Tuesday, September 23, 2008

The English Impatient

Last weekend, the Wall Street Journal devoted a whole page to this writer who died, David Foster Wallace. No kidding, an entire page, turned over to this author I had never heard of before he killed himself last week. They had reprinted a commencement speech he gave at some college a few years ago.

I was careful not to read a word of it. First of all, the reason I would want advice on life from someone who wound up committing suicide is what, you know?

And secondly ... Well, today I am going to get my braces tightened and I have a long, LONG day at work ahead, so what the heck, I am going to be like Leonard Pennario and spout my opinions freely. Here goes: I am really sick of seeing so many stories about writers.

Oh, don't get me wrong. When "Pennario" comes out, believe me, there will be no such thing as too much ink. I will be everywhere, running my mouth, trust me.

But there are so many writers and editors who, all they care about is writing about writers. This has been bugging me forever. They want to write about writers who influenced them and books they love and English teachers who made them what they were. It is so boring! I look at these people and I wonder: Did you ever come out of your English-major classroom and, uh, walk around the block or anything? Is there anything else you are interested in?

I can think of three movies right off the top of my head that Pennario and I saw together where the protagonist was shown constantly sitting at the typewriter.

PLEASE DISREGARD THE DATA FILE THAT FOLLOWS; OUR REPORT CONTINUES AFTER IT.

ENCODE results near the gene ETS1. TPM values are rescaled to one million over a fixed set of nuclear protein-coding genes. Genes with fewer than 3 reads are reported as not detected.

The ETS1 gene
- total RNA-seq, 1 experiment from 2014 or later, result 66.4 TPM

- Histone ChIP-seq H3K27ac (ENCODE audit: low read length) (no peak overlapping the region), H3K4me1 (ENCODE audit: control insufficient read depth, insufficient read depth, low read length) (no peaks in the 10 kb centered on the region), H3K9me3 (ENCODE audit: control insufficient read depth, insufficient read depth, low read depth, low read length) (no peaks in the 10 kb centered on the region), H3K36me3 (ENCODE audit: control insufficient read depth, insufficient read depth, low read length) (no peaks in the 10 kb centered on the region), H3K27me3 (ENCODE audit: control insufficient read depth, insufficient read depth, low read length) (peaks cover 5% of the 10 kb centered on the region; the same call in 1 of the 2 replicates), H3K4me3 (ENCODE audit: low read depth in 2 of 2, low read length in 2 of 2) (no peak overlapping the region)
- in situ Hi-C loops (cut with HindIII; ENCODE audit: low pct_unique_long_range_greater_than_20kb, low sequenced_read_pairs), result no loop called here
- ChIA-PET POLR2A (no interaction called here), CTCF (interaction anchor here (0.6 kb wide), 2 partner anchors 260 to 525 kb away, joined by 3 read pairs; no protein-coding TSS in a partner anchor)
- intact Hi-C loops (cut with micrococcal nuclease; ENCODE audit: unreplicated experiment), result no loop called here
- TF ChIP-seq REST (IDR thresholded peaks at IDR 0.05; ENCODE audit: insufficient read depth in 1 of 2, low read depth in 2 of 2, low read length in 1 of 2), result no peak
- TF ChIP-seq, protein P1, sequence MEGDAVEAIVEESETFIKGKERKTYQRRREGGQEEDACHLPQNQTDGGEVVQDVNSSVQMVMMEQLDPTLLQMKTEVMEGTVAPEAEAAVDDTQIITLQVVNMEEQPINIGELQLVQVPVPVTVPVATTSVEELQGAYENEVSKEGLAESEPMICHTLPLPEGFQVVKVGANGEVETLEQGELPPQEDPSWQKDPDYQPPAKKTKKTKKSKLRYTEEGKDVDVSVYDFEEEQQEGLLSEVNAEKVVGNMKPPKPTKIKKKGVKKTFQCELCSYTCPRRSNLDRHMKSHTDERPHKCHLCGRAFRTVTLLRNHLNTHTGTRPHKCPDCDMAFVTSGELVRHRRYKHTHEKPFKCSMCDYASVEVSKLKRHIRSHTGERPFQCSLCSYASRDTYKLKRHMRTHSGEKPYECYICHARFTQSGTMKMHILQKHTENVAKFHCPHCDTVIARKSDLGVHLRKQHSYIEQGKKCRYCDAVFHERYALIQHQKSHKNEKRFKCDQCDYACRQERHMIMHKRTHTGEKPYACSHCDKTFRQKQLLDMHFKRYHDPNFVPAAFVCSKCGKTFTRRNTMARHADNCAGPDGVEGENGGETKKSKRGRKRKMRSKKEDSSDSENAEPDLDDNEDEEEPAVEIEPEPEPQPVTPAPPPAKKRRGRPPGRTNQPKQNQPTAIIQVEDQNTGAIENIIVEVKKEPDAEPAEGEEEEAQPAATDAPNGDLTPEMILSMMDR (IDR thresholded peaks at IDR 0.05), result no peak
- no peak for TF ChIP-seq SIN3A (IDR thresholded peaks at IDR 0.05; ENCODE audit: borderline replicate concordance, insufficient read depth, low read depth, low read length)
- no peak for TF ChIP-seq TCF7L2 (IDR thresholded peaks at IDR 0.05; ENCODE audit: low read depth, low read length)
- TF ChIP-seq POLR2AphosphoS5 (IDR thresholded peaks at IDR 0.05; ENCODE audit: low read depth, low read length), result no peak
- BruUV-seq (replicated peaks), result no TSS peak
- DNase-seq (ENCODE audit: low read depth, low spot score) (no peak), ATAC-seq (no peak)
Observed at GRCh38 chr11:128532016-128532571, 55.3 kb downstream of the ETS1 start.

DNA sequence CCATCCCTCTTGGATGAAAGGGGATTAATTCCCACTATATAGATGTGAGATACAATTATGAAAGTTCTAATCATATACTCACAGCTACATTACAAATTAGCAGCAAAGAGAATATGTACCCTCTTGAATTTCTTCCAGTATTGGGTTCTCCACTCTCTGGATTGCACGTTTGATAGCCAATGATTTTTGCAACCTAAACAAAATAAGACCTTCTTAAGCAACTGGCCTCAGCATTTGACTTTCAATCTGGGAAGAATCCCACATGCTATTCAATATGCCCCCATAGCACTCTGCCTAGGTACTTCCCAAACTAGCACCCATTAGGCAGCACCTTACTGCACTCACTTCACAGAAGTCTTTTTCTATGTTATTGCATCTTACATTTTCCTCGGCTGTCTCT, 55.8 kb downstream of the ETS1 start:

I am going to start collecting novels in which the hero teaches English at a small community college. You could fill a whole library with those books! There are also those endless dramas starring people like Robin Williams and Michael Douglas that center on New England academia. There is a reason for that.

Just now I saw mention of a book called -- I am not kidding -- "The English Major." That really got me thinking.

Why did I go through all the trouble of risking my job so I could fly to California and spend three months with a brilliant, complicated concert pianist?

When I could have been writing about Clemens Hall?


2 comments:

Anonymous said...

Ah, here it is. I guess you had second thoughts about the word "dozing" which appeared on the original post.

prof. g said...

Harold Ross, the New Yorker founder, used to instantly reject all submitted pieces about writers by saying that no one was interested in the problems of writers except other writers.